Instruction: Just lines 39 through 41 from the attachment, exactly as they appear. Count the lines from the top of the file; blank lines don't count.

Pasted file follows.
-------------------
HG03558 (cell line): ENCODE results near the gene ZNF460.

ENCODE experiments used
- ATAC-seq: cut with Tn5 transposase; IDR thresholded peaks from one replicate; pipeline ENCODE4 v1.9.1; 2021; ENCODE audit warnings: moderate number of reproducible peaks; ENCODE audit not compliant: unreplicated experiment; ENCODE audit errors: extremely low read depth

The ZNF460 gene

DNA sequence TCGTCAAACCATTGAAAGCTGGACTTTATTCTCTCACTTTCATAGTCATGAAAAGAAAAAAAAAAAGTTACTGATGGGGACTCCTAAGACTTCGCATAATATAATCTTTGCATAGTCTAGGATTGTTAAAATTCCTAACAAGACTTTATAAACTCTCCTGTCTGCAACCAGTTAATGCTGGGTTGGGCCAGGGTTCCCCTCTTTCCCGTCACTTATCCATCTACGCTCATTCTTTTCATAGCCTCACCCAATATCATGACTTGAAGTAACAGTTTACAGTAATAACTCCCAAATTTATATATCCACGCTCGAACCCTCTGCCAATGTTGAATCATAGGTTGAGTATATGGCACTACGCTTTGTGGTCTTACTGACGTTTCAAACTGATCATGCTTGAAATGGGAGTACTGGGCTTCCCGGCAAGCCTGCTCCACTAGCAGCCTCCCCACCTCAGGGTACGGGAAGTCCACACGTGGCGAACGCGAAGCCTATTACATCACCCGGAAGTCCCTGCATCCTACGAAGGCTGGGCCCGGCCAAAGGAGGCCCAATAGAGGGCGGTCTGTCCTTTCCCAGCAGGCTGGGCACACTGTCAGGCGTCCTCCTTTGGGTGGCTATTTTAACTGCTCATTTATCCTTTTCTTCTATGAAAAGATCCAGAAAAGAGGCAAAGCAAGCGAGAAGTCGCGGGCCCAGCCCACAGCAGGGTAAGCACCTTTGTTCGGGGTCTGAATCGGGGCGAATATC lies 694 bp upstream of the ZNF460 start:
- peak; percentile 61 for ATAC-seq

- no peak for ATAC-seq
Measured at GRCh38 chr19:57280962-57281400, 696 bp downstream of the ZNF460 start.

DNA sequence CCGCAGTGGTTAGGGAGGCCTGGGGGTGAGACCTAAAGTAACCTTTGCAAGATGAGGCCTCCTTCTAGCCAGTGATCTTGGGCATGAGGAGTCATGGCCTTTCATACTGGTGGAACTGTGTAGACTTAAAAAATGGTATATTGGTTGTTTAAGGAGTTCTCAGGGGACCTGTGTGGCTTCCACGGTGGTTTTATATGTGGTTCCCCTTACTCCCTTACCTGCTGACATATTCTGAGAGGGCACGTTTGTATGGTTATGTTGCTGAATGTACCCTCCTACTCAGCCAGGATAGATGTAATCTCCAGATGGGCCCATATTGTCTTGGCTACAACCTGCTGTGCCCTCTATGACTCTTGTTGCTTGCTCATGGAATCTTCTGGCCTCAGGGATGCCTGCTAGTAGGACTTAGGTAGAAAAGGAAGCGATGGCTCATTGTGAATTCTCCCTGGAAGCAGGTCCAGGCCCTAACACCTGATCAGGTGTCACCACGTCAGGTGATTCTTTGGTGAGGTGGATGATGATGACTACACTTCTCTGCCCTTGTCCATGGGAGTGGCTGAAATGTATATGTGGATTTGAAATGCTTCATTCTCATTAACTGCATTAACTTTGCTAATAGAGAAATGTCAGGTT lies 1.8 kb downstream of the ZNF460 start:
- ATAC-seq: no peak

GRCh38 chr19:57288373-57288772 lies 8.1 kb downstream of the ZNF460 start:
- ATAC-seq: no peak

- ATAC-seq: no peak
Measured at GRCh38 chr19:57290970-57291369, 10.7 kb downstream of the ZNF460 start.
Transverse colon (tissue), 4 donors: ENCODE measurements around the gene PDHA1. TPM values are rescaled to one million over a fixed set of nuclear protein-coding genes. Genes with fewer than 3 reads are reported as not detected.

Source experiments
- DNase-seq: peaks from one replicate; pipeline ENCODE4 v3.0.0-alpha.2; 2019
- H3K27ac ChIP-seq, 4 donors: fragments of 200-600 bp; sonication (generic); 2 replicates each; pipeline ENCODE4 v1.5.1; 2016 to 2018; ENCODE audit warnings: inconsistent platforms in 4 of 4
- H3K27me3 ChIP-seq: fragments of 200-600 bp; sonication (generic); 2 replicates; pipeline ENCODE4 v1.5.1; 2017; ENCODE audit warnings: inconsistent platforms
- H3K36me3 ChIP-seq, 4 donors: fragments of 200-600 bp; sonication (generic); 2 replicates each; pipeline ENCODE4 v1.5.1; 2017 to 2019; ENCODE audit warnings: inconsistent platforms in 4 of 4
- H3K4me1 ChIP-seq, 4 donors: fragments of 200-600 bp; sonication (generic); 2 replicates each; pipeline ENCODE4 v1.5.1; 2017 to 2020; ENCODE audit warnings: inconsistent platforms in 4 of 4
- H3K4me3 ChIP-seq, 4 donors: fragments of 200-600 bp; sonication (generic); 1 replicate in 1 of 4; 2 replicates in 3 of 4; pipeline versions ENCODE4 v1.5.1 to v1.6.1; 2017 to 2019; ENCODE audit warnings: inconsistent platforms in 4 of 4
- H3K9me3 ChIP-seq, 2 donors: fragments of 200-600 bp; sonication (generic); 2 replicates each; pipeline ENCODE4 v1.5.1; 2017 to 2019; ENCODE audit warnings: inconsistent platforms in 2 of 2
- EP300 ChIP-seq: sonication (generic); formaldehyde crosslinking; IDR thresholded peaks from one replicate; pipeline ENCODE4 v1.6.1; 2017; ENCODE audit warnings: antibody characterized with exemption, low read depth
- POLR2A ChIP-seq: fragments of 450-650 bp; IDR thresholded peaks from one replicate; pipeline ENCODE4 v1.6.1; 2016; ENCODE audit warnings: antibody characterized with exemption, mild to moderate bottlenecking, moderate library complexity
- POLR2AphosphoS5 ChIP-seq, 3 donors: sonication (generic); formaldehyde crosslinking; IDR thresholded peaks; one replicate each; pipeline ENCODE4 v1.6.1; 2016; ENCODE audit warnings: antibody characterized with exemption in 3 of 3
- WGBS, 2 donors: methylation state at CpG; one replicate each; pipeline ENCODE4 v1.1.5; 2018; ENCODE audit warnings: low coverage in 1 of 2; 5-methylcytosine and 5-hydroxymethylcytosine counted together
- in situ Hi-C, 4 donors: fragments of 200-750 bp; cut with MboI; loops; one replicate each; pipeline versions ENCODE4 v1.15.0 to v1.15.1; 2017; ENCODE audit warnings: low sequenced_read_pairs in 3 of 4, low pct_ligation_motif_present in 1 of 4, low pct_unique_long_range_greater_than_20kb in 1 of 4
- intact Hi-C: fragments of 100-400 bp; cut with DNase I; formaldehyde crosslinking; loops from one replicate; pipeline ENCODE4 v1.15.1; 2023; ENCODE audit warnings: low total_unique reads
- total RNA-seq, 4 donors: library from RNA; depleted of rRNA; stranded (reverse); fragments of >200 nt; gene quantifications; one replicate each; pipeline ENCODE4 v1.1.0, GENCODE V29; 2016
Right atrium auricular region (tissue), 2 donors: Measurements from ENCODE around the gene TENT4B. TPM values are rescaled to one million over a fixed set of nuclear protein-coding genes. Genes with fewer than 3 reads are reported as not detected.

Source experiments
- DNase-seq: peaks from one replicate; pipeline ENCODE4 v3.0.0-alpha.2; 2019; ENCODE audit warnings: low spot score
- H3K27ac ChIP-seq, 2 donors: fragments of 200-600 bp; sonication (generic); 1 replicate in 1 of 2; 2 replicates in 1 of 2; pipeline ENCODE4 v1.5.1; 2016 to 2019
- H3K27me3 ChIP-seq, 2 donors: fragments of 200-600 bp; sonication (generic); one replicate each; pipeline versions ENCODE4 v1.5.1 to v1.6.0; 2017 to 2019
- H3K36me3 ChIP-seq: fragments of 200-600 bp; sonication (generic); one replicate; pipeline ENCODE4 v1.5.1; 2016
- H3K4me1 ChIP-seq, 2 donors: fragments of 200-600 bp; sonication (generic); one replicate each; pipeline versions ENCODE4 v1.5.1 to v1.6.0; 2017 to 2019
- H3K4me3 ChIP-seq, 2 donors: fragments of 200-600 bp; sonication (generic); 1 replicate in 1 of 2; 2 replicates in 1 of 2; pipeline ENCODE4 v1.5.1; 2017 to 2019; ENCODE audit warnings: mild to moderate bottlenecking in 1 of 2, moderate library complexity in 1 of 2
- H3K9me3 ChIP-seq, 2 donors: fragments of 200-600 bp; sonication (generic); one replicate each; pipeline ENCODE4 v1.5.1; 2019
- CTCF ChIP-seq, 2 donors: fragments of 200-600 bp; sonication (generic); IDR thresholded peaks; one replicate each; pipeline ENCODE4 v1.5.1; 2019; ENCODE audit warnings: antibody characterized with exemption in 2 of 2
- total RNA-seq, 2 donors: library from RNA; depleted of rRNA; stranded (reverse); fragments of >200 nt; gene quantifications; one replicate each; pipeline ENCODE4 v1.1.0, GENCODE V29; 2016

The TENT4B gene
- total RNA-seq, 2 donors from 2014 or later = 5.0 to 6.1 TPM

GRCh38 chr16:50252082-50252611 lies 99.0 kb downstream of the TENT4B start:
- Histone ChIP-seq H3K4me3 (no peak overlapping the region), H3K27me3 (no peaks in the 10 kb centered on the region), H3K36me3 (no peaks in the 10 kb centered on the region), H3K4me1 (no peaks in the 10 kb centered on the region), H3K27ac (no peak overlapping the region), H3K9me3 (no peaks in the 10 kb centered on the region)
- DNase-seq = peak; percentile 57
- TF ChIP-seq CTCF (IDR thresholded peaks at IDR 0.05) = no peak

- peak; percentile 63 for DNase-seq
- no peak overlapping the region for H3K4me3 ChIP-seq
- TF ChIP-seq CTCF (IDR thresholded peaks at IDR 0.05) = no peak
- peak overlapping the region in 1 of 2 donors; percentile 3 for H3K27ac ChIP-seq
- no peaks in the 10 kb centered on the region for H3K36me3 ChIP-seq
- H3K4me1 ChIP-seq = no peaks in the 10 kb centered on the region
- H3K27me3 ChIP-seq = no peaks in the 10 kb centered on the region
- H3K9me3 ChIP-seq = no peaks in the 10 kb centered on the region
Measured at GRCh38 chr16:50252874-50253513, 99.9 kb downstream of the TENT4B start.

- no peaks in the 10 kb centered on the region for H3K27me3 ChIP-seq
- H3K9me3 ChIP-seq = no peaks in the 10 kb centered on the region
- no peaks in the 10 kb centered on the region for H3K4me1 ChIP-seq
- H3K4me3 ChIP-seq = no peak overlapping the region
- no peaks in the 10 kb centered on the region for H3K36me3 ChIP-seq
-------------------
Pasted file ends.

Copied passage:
- H3K9me3 ChIP-seq, 2 donors: fragments of 200-600 bp; sonication (generic); one replicate each; pipeline ENCODE4 v1.5.1; 2019
- CTCF ChIP-seq, 2 donors: fragments of 200-600 bp; sonication (generic); IDR thresholded peaks; one replicate each; pipeline ENCODE4 v1.5.1; 2019; ENCODE audit warnings: antibody characterized with exemption in 2 of 2
- total RNA-seq, 2 donors: library from RNA; depleted of rRNA; stranded (reverse); fragments of >200 nt; gene quantifications; one replicate each; pipeline ENCODE4 v1.1.0, GENCODE V29; 2016